IFIB returns to Cannes

Staff Correspondent
Wednesday, May 23rd, 2018


The two filmmakers, Sumon Delwar and Rezwan Shahriar Sumit, along with IFIB president Samia Zaman.

 

2 young filmmakers visit Cannes as part of this year’s “Dhaka to Cannes” initiative

 

Bangladesh can be happy that the International Film Initiative of Bangladesh (IFIB) and its president, Samia Zaman, for ensuring its visibility at this year’s Cannes Film Festival through its “Dhaka to Cannes” programme, in partnership with the International Emerging Film Talent Association (IEFTA).

 

Similar to last year’s endeavours, two filmmakers, Sumon Delwar and Rezwan Shahriar Sumit, were selected this year to attend a three-day Industry Workshops programme hosted by the Marché du Film. It is a unique opportunity for the filmmakers to gain access to the international film community at the Festival and Marché du Cannes, a yearly event that draws filmmakers, distributors and financiers from around the globe.

 

They also got to identify some of the best practices and relevant programmes while focusing on ways in which artistic and commercial efforts can be made sustainable across local and global markets.

 

This year, both IFIB and IEFTA partnered with Dhaka DocLab 2017 – the first co-production project market in Bangladesh to choose one of its candidates to Cannes this year, which was won by Sumon Delwar. Sumit was selected last year but could not make the trip as his visa had arrived very late, so this year was not to be missed.

 

Meet the participants

 

Sumon Delwar was chosen via Dhaka Doc Lab where his feature documentary project, “My Sister, My Friend,” received one of the awards. This partnership between IFIB and Dhaka Doc Lab is set to continue over the years, which is a great incentive to documentary filmmaking in Bangladesh, he said.

 

“My documentary is on a woman in a remote village of Bangladesh who got HIV/AIDS, transmitted by her deceased migrant worker husband,” he added, “Determined to regain property from her in-laws, she dreams of becoming a paramedic against all odds for the future security of her three daughters.”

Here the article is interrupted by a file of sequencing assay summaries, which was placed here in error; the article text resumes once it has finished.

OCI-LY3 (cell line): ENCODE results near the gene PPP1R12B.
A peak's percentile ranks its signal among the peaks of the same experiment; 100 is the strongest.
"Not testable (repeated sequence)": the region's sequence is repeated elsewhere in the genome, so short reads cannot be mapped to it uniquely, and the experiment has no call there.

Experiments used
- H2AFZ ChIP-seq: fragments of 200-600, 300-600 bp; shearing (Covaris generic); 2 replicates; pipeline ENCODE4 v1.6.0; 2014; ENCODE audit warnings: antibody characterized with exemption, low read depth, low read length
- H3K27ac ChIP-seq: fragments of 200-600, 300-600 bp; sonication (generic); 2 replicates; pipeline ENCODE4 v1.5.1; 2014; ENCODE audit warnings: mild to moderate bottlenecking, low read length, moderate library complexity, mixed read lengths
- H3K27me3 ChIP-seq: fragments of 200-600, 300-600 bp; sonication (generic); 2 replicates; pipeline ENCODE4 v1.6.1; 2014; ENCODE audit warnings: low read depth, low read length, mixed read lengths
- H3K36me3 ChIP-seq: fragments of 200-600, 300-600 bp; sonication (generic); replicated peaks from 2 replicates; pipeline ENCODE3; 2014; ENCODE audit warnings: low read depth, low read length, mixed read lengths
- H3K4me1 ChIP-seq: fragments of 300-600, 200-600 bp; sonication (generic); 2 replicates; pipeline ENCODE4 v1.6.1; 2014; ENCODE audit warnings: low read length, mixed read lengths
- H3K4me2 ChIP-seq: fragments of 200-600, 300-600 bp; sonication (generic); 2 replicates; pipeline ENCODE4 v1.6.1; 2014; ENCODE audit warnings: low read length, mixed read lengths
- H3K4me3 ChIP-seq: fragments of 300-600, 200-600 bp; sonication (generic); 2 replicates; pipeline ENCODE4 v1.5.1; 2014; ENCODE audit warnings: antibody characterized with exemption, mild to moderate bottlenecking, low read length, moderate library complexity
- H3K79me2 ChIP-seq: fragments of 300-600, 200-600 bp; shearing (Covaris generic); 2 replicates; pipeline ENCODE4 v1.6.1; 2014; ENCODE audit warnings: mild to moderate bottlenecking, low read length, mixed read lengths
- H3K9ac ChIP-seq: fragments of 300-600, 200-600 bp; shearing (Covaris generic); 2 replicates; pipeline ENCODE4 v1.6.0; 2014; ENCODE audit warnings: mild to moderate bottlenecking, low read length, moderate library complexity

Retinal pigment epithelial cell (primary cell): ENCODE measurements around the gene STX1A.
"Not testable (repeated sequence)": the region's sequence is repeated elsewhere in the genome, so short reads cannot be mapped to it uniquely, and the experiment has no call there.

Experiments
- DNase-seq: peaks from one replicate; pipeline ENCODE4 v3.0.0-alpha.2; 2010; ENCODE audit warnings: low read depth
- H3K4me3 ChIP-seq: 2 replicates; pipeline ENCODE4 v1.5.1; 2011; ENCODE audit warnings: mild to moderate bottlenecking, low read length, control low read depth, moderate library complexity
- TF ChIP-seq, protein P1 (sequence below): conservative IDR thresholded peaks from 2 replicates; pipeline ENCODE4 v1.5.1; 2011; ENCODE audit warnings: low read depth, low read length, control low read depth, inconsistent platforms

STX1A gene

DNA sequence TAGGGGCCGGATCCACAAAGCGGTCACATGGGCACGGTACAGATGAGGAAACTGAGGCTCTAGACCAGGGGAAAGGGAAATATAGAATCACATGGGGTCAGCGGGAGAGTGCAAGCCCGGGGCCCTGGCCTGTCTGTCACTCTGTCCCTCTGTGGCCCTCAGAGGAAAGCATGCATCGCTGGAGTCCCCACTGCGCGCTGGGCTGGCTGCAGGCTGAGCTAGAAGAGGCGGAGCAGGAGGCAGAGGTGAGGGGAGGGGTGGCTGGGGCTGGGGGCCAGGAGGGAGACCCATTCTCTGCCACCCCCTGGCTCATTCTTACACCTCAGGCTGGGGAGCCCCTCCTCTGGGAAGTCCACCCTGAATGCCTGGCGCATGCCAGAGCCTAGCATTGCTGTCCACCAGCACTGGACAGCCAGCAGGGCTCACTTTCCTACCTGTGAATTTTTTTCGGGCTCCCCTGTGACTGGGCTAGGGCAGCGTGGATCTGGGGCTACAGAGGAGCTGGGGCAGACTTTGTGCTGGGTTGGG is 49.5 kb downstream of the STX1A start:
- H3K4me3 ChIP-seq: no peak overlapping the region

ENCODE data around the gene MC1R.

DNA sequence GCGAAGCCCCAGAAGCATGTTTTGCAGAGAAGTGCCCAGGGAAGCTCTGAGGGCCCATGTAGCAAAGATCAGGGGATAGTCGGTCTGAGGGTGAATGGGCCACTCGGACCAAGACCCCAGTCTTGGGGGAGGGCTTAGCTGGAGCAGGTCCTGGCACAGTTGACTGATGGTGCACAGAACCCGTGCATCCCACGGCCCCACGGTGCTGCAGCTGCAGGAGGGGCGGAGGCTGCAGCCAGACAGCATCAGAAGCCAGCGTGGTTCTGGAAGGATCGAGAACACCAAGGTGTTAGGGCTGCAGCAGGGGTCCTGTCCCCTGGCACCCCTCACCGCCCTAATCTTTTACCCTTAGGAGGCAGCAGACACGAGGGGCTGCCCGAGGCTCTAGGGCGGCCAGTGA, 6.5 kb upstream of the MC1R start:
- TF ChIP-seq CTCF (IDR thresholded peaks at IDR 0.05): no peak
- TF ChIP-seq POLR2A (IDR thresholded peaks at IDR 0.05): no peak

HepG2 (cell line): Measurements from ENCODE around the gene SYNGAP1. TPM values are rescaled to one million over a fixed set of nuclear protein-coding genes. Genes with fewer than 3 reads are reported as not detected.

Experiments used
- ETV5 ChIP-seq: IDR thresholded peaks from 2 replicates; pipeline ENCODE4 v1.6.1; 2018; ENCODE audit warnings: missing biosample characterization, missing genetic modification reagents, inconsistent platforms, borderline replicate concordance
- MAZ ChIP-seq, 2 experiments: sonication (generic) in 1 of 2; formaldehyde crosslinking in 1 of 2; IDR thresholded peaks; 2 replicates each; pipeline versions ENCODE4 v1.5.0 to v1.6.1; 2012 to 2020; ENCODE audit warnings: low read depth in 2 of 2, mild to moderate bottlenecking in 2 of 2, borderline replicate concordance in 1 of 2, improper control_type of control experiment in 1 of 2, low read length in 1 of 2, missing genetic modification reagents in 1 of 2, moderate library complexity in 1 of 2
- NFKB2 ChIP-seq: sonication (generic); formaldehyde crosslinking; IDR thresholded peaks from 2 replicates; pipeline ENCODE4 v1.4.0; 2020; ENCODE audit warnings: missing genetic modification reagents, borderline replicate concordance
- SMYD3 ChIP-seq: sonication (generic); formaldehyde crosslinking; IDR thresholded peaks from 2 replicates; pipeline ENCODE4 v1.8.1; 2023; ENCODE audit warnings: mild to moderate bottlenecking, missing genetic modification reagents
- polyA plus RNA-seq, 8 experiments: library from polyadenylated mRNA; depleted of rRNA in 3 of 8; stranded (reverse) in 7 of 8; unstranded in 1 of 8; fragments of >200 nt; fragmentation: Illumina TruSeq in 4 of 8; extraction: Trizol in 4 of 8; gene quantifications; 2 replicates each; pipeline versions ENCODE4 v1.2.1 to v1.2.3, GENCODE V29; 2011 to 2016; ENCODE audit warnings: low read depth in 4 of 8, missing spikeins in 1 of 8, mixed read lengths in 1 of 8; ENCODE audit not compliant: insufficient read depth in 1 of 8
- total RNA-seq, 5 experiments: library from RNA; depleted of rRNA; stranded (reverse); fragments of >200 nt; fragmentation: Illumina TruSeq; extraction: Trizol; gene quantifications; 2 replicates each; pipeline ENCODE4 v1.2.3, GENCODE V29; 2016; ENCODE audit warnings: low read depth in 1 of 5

Sumon hopes to complete the feature length documentary and release it at festivals as well as in local cinema halls.

 

Sumit’s first feature project THE SALT IN OUR WATERS was awarded Bangladesh’s National Film Grant ($62.5K), and a writing grant by Director Spike Lee in 2016. His second feature script A NEW PROPHET won Alfred P. Sloan Foundation’s $100K Production Award in October 2017.

 

He added that the timing this year was perfect, as he got to catch up with his French producer Ilann Girard in person, who has been associated with his project since they met last year at the Co-Production Market of Film Bazaar, Goa.

 

Sumit said his film “Nonajoler Kabbo,” for which he was selected in the program, tracks the journey of a young sculptor named Rudro who moves to a remote fishing island of Bangladesh to practice his art. Everyone welcomes him at first. He makes new friends, goes on wild boat rides and finds a creative flow unlike ever before. However, as the search for the first Hilsha fish of the season begins, Rudro realizes that his first few days were just the lull before a storm.

Responsibilities of IFIB and IEFTA

 

Samia Zaman, who is also an eminent director and popular TV personality, told Dhaka Courier that “IEFTA is continuing to support IFIB on our ‘Dhaka to Cannes’ programme. We are very happy to be able to bring two young and promising filmmakers again to Cannes.”

 

She added that IEFTA has extended their programme this year. Through Global Film Expression, they brought 12 filmmakers from six countries, two of them from Bangladesh.

 

“We definitely want to continue our participation at Cannes. Hopefully we shall be able to extend our scope of engagement,” she said. “We need to develop a strategy to make the most of this amazing film event taking place every year. Not only Cannes, we can create programs for other places too, as long as we are clear about what our goals are.”

 

This is the 12th anniversary of IEFTA-supported initiatives including its Global Film Expression program. In the past, the Monaco-based organization has brought Ethiopian, Mongolian and Bangladeshi filmmakers. This is the first year for GFE filmmakers from Egypt and Palestine, and the first year of its new partnership with the Princess Grace Foundation-USA to sponsor a filmmaker in Cannes.

 

IEFTA, in partnership with the Marché du Film and its Producers Network and Industry Workshops programs, has set up a series of meetings with industry pros to encourage filmmakers who otherwise would have little or no access to cinema resources.

 

It is definitely a matter of pride that Bangladeshi filmmakers are slowly but steadily making their way into major film festivals. If only they could bring home the knowledge and insight they had gathered from the workshops and the networking sessions, they could steer Bangladeshi cinema to the next level – which is slowly, but surely, a not-so-distant reality.

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